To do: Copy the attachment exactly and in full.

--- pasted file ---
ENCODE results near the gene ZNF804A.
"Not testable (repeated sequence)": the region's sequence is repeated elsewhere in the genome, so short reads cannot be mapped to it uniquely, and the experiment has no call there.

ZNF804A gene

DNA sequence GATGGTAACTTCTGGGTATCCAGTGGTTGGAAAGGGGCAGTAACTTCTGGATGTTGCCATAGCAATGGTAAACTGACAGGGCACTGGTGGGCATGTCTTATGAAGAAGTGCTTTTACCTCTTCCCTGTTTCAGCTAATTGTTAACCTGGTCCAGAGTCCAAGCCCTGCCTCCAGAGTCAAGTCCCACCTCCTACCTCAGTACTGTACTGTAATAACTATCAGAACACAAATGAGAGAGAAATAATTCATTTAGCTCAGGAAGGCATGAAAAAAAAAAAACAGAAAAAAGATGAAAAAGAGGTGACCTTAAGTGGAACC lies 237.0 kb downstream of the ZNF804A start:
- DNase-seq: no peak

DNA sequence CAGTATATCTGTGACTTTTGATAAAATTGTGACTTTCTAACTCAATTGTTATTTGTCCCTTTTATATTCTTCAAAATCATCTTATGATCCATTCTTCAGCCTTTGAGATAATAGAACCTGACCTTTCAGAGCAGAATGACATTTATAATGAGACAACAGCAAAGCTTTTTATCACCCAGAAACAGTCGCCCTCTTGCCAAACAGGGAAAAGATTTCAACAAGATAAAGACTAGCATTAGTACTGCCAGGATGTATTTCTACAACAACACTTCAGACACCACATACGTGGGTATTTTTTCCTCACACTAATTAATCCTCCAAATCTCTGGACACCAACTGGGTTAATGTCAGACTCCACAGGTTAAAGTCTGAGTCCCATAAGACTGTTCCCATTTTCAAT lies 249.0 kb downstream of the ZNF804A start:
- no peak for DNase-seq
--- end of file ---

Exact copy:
ENCODE results near the gene ZNF804A.
"Not testable (repeated sequence)": the region's sequence is repeated elsewhere in the genome, so short reads cannot be mapped to it uniquely, and the experiment has no call there.

ZNF804A gene

DNA sequence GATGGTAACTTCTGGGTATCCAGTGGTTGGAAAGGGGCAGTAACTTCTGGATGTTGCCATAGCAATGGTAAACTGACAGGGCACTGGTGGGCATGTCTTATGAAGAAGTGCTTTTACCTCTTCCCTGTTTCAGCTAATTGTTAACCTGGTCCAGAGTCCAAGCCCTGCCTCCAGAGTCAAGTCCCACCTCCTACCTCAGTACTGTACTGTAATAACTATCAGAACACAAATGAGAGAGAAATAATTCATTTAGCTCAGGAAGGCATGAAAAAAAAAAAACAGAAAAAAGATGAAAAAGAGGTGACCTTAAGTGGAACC lies 237.0 kb downstream of the ZNF804A start:
- DNase-seq: no peak

DNA sequence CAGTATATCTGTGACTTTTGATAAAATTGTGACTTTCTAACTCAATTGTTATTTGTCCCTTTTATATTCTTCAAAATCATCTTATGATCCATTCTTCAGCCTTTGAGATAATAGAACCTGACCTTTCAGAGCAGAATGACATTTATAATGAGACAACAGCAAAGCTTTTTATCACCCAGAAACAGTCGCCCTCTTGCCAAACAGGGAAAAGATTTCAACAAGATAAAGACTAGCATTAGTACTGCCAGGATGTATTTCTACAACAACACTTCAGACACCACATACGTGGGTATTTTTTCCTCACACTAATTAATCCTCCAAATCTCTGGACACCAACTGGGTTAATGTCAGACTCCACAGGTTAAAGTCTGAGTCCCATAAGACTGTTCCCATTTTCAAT lies 249.0 kb downstream of the ZNF804A start:
- no peak for DNase-seq